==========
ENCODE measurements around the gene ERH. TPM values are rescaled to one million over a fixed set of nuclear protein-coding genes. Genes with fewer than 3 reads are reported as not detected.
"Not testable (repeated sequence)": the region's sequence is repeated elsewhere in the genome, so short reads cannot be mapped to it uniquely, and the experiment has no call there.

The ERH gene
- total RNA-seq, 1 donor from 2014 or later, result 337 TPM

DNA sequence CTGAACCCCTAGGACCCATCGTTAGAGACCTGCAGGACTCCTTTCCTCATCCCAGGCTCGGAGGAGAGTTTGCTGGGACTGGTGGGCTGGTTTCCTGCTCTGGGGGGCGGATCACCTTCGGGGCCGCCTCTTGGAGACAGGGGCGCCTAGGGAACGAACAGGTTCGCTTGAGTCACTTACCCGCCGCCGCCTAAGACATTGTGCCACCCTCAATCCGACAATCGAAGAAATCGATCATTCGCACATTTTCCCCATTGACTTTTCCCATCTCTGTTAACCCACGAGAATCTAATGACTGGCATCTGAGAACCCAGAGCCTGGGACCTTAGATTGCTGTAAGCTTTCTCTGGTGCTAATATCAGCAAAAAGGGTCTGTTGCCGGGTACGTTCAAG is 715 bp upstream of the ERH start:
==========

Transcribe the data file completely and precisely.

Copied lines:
ENCODE measurements around the gene ERH. TPM values are rescaled to one million over a fixed set of nuclear protein-coding genes. Genes with fewer than 3 reads are reported as not detected.
"Not testable (repeated sequence)": the region's sequence is repeated elsewhere in the genome, so short reads cannot be mapped to it uniquely, and the experiment has no call there.

The ERH gene
- total RNA-seq, 1 donor from 2014 or later, result 337 TPM

DNA sequence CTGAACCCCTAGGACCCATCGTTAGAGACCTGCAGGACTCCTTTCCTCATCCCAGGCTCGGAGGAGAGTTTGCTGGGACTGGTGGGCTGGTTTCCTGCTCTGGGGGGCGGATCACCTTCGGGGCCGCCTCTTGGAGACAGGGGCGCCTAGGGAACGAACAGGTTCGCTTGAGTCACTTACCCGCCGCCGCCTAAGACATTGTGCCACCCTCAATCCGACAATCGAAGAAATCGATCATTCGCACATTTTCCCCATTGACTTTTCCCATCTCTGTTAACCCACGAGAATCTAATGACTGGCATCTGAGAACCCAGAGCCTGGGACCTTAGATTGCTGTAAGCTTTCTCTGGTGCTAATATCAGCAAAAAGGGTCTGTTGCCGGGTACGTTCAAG is 715 bp upstream of the ERH start: